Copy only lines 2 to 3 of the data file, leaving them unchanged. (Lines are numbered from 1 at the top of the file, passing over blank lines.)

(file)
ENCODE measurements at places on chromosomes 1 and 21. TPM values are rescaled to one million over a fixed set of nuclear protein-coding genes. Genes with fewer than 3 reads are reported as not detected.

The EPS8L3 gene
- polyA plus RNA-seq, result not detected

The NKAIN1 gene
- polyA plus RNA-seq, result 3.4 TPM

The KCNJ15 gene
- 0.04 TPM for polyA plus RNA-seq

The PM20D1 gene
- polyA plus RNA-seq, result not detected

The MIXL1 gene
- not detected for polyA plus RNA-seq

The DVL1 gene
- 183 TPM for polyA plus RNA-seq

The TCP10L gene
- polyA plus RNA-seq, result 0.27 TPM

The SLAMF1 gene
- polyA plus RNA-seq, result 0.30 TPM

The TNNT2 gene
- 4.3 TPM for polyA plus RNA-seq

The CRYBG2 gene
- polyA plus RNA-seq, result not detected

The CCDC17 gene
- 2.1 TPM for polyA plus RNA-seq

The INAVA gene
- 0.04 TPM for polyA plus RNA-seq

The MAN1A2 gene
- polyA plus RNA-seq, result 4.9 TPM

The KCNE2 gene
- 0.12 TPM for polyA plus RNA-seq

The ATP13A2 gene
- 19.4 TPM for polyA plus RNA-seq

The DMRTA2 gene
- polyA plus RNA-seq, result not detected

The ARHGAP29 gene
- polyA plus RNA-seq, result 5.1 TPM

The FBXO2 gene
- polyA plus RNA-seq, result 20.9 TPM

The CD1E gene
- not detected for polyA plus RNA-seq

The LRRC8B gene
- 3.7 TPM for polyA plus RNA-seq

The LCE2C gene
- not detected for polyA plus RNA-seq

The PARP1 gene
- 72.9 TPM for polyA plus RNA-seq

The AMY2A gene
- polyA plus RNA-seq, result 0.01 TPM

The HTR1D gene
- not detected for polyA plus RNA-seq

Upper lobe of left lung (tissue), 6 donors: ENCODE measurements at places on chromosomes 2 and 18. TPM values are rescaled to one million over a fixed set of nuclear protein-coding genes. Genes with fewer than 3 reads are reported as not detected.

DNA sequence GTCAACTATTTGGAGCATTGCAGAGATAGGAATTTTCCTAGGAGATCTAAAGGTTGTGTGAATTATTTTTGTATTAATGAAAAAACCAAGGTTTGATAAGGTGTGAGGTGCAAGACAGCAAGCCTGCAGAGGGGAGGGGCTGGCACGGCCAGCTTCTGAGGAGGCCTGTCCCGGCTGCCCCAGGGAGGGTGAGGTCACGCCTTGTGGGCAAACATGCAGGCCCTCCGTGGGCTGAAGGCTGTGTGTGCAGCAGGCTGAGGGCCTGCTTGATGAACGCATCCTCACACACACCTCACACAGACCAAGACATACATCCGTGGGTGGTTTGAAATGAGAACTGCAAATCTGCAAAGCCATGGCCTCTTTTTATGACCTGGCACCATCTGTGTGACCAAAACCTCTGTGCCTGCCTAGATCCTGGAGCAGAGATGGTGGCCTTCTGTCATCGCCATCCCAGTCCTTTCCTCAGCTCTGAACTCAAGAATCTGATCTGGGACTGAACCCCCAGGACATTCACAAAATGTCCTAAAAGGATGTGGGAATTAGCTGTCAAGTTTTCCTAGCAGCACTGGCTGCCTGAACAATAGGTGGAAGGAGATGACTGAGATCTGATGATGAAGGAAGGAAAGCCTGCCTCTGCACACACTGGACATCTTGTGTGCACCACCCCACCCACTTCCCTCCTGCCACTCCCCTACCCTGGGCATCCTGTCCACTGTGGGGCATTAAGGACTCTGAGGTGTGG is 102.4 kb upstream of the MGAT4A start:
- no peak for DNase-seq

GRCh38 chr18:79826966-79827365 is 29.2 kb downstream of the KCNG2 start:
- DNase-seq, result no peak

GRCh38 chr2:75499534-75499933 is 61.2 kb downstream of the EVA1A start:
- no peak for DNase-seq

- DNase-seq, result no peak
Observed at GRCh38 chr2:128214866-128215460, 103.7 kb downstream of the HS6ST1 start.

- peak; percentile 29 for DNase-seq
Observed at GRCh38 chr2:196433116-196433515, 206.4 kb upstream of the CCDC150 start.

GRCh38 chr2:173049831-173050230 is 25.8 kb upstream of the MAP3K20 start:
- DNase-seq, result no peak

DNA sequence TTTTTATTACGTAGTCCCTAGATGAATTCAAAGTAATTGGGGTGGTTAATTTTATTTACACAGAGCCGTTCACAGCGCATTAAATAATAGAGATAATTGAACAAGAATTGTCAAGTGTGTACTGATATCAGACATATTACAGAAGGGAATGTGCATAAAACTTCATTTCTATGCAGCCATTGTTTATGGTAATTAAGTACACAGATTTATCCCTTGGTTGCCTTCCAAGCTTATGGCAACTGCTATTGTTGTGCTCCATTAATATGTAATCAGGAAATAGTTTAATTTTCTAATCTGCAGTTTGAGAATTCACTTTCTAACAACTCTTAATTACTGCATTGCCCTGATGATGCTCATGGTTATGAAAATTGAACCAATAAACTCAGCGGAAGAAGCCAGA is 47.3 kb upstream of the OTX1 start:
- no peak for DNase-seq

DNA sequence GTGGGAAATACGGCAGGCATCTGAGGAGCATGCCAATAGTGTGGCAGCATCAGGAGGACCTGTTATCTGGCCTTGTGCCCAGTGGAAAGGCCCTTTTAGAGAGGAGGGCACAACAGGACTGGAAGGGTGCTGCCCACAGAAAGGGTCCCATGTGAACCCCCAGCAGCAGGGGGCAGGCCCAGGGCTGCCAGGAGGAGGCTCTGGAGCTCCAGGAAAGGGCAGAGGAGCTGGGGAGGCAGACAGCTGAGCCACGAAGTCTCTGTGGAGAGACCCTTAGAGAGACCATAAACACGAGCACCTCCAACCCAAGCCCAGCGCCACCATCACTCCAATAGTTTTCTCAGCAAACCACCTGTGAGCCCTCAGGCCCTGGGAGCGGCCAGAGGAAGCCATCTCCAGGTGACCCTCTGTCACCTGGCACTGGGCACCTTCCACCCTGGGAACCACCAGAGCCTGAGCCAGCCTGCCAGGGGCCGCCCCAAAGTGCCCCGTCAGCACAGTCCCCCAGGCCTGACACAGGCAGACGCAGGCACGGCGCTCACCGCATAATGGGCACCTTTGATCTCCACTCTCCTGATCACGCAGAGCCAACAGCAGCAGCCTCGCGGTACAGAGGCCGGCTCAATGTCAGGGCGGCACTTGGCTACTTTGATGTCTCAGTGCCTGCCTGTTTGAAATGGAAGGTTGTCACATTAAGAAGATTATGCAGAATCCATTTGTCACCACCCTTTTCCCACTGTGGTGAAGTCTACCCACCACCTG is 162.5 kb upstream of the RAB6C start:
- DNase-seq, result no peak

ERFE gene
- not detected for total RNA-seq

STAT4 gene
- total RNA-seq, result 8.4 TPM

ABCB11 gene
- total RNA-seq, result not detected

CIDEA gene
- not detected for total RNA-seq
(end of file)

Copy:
The EPS8L3 gene
- polyA plus RNA-seq, result not detected